I got myself up and went to the medical emergency room. I went in and a medic was there with the baby, squeezing oxygen into her lungs. I remember looking down and seeing she was wearing a hat and blanket that my little girl had donated. The oxygen and the mask had been donated from Derbyshire Refugee Solidarity, that I had brought over myself. Other people had paid for me to go and for my accommodation. I remember piecing it all together: all these people’s influences, their change from having a pint in a pub, for refugees who they would never see. And I just remember looking at that baby and thinking: all these components that have gone into you, all this love people have got, it’s here right now being used. 

Then the baby’s mother came in with her sister. The mother saw us squeezing the bag and was instantly terrified, thinking the worst. She dropped to her knees, shouting “Allahu Akbar” – a way of saying “God help us”. Her sister had her arm around her and they were both hugging each other. I said “Mama” and she looked towards me, I took the mask away and the baby screamed. I said “It’s ok!” and then she cried “Alhamdullilah!” – Praise God – as her tears of despair turned into tears of utter relief.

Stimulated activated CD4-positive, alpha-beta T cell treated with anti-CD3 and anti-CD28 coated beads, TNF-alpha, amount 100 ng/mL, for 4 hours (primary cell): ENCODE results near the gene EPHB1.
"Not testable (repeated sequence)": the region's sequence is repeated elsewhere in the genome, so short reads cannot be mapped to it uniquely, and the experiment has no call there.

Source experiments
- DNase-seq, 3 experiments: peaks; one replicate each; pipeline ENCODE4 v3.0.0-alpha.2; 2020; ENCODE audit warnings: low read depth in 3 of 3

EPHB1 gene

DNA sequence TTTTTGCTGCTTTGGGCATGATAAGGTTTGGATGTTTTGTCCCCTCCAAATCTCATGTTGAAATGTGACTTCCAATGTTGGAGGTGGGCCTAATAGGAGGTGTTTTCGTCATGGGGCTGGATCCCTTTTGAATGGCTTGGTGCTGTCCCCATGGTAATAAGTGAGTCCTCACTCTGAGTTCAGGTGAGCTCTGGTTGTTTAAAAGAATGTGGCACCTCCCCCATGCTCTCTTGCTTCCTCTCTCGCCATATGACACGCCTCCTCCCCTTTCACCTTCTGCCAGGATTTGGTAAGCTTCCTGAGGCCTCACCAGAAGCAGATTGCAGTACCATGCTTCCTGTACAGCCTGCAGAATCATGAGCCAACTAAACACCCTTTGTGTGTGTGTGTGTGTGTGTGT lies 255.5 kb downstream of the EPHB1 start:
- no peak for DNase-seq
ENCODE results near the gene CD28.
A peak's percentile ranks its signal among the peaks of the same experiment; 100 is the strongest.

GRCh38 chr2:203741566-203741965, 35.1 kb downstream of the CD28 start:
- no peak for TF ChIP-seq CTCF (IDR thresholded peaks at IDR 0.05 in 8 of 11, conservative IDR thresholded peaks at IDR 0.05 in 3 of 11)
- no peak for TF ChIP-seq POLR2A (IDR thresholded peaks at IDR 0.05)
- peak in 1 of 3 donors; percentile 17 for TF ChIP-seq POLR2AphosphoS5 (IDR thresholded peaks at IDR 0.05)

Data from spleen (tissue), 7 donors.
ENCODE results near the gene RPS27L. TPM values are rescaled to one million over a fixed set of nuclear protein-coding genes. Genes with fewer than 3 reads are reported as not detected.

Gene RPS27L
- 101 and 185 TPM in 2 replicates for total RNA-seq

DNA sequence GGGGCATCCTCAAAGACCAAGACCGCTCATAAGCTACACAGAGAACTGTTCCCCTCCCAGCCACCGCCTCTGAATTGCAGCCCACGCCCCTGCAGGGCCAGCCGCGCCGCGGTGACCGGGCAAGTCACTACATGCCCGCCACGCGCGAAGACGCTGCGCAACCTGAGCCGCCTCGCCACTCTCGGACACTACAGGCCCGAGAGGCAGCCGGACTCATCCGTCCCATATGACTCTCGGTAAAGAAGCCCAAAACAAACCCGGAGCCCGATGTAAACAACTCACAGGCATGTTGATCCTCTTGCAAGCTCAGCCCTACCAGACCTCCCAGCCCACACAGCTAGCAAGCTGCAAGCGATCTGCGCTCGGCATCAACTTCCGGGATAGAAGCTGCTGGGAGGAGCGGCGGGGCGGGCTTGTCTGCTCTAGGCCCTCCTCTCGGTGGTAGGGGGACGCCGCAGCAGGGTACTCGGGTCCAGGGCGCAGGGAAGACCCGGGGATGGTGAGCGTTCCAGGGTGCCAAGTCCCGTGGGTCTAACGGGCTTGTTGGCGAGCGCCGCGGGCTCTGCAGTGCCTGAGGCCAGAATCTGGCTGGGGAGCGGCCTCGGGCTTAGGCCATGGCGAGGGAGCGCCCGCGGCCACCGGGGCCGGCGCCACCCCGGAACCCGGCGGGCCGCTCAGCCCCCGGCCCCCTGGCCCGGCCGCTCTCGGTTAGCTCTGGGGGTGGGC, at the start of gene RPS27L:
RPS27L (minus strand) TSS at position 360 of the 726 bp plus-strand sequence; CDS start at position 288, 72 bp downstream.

On the way back, we saw another boat coming. And that’s how it was, it was a crazy time in Lesvos. We found out that of all the people that were rescued that day, nobody drowned. I got back to Stansted airport and was waiting in baggage reclaim with another volunteer who was working for the transport team in Lesvos. Her phone buzzed. It was a message from a friend of ours in Lesvos. “Tell Brendan that little baby Sewin is 5 months old, she is safe and well and reunited with her family in hospital now.” Instantly the tears came.